by Chris Saccaro
Mr. Schuester said it best when he said the only thing left to do was say goodbye. With Nationals behind them, the Glee Club spends this episode completing one of Mr. Schue’s more appropriate weekly assignments–“goodbyes.”
One of the things that “Glee” did really well in this episode, aptly titled “Goodbye,” was bringing back clips from Season 1. Not only did this remind the audience of some understandably forgotten plot points (remember when Schuester planted pot in Finn’s locker?), it also showed us how much these characters changed and grew over the course of three years. When watching “Glee,” it’s easy to get caught up in the drama of the episode and forget that these characters are growing (for the most part). While “Glee” is still guilty of inconsistent character arcs (Quinn’s complete change of character for “Prom-asaurus”), when the writers pull back and give us a full view of the past three seasons, we are forced to see that there has been some character growth.
The nicest example of this would have to be Burt Hummel’s gift to Kurt–a reenactment of Kurt’s “Single Ladies” dance. It had just the right amount of cheesiness and sentimentality that one would expect from “Glee” while also showing how much Kurt has changed.
The main seniors that were focused on were obviously Kurt, Rachel, Finn, Quinn, Puck, and Santana. The other seniors get a minute of exposition to explain where their future will take them (Mercedes and Mike specifically), which seems to be an indicator for which cast members will be returning for next season. After Amber Riley’s slightly controversial tweet about leaving “Glee,” it’s not surprising that her character won’t be returning as prominently as Rachel or Kurt.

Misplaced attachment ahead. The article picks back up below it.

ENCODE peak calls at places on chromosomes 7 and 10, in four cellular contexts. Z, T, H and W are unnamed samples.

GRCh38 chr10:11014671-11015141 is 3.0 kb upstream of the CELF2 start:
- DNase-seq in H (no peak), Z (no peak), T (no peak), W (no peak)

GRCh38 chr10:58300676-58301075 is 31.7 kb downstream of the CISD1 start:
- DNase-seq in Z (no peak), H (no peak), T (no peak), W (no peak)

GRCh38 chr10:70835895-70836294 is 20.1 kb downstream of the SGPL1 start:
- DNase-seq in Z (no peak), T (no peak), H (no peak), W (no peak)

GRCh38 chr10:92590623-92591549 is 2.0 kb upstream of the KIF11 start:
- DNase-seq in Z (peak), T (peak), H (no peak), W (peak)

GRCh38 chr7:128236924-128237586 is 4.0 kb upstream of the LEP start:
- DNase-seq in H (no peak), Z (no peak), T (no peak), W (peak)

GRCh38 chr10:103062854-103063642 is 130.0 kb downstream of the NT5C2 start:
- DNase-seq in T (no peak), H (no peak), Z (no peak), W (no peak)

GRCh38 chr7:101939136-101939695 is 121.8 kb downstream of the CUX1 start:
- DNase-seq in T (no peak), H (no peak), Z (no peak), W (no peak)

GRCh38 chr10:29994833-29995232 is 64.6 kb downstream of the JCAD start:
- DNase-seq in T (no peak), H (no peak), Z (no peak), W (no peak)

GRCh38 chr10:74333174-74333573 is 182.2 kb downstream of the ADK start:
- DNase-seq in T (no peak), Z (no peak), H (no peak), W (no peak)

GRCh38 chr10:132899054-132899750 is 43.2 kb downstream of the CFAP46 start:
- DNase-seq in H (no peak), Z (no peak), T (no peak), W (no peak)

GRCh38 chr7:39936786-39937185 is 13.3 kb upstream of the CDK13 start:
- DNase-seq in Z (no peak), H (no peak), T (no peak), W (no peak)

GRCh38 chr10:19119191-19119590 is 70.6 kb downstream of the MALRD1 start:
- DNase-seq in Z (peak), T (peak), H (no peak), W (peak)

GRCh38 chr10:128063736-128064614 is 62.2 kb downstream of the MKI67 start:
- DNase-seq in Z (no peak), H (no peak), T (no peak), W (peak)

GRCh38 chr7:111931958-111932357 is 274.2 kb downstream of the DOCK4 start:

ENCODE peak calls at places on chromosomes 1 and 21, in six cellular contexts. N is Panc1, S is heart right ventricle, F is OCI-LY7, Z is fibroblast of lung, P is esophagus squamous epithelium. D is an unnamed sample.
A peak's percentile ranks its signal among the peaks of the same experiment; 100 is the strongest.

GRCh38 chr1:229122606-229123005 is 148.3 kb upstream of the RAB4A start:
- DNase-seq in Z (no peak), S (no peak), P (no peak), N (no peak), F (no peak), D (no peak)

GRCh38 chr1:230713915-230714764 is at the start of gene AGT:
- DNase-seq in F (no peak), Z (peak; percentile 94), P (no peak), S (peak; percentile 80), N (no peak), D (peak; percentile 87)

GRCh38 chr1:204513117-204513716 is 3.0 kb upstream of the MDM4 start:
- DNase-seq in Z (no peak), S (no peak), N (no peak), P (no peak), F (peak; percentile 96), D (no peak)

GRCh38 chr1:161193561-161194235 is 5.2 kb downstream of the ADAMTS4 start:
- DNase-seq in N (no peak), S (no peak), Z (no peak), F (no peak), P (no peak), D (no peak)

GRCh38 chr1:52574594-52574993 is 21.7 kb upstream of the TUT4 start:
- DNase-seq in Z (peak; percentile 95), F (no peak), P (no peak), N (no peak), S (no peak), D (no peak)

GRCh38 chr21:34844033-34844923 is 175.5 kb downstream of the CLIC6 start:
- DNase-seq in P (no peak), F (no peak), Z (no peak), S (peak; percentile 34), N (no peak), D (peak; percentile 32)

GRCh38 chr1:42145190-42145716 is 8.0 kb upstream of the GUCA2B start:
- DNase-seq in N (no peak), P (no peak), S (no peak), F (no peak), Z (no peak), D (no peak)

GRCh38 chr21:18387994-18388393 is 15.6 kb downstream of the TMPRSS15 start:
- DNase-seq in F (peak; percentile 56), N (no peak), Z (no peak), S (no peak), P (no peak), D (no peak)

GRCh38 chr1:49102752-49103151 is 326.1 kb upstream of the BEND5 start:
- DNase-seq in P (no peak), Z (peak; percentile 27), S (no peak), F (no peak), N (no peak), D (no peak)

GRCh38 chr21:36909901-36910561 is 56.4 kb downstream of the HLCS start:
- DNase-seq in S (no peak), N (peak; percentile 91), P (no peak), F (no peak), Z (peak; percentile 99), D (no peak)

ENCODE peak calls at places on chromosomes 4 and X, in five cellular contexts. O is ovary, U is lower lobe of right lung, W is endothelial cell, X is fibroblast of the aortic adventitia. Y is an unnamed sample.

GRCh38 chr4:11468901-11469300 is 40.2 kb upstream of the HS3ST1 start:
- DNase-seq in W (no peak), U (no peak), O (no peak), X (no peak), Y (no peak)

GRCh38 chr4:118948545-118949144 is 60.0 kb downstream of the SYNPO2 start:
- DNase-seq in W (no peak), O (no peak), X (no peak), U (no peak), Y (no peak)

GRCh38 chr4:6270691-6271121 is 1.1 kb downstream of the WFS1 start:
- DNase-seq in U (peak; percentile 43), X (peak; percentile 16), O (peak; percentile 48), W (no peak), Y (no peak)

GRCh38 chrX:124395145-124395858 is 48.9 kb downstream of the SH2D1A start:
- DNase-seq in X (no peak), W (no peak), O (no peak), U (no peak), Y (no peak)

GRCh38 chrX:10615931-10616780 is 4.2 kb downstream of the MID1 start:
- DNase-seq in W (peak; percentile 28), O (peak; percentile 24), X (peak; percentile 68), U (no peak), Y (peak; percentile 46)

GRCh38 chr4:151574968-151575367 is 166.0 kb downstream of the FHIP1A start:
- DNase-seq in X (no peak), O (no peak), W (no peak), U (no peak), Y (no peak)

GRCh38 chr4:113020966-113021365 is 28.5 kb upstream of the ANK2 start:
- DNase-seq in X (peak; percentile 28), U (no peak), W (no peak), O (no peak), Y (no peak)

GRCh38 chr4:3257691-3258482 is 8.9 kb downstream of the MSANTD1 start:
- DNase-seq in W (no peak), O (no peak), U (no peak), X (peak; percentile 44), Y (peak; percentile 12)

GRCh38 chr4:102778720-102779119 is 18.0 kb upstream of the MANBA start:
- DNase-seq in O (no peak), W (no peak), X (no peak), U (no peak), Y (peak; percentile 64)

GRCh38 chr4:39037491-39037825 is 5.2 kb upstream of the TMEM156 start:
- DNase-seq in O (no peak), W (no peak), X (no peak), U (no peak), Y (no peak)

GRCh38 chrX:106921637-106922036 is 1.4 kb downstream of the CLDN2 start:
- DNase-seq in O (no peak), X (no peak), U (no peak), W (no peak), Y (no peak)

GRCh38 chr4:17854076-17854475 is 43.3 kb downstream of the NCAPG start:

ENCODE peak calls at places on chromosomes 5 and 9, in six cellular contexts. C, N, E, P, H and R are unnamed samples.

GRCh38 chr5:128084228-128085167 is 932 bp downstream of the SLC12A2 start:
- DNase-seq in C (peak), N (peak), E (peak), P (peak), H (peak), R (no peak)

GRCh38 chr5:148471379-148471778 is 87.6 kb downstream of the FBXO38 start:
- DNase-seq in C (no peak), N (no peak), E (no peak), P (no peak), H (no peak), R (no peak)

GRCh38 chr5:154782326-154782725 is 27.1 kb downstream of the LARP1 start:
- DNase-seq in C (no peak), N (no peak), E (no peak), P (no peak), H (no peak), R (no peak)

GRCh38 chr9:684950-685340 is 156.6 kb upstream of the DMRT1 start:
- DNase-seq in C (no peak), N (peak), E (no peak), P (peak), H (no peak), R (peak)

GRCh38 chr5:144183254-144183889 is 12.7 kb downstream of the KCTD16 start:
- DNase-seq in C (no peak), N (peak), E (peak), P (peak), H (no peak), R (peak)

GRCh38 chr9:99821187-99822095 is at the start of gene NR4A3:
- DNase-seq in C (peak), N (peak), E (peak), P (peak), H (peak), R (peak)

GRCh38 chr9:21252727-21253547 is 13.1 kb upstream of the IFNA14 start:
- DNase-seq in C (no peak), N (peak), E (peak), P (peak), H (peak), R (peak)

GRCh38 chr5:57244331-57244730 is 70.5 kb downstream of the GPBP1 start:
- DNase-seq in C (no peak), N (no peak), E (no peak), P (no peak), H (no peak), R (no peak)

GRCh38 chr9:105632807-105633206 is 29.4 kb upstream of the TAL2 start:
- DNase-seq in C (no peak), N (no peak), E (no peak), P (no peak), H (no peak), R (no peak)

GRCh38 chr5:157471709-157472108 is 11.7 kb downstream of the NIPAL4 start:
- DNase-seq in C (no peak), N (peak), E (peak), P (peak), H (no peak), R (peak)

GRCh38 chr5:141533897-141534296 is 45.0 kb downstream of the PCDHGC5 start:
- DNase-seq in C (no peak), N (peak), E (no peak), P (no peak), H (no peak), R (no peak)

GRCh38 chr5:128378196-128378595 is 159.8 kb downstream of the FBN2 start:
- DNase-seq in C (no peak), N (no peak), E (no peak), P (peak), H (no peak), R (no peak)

Each of the main seniors got their own segment to say their goodbyes, and discuss how they’ve changed via inner monologue. While I normally dislike voiceover as a narrative device, it worked for the most part. A lot of what the characters said in their voiceovers were mere redundant ramblings, but regardless of that, it was incredibly sweet to see the character’s goodbyes to their respective friends and teachers. Dianna Agron and Jane Lynch were both noteworthy in their goodbye scenes. It’s nice to see that underneath it all, Sue really does care for her Cheerios. Or maybe Sue’s hormones are making her a bit soft.
As for the actual graduation, it was a bit of a letdown after the emotional buildup leading up to it. It makes sense that the writers would make it into a celebration as opposed to a tear-fest. Especially when you look at the outcome of Kurt, Finn, and Rachel’s admissions decisions.
It was a really brave decision for the writers to make Rachel get accepted when Finn and Kurt didn’t. The past few episodes have been building up the idea that both of the guys would have no doubts about getting in. So to have Rachel come out from under and get accepted was interesting. However, what really makes this noteworthy is how it changes the relationship dynamic between Finchel. Finn commits the most passionate act of love…letting go. Rather than watch Rachel throw away her life in New York to help Finn and Kurt get better for their next application, Finn forces her to leave Lima behind, and essentially breaks up with her.
This leads to a fitting goodbye for the show– Rachel’s journey from Lima to New York. Rachel’s first moments alone in New York felt very reminiscent to the opening of the show “That Girl” which is also about an aspiring actress in New York City. The thematic and stylistic similarities were uncanny.
Based on that final scene, it’s clear that Rachel’s exploits in New York City are going to be somehow incorporated into the show. The fate of the other characters is still up in the air, which will make for an exciting Season 4. However, the unclear futures of many of the characters make their goodbyes (and this episode) less poignant. In a show like “Friday Night Lights” where characters who graduate typically left the show, there was a certain beauty in the short time they had left before they were gone for good. It’s hard to feel that way with Glee’s “Goodbye,” because for many of these characters, it may not be a goodbye. There’s a very good chance we will be seeing these characters again next season, which just makes this heartwarming episode a lot less meaningful.
Chris Saccaro is a staff writer. Email him at firstname.lastname@example.org.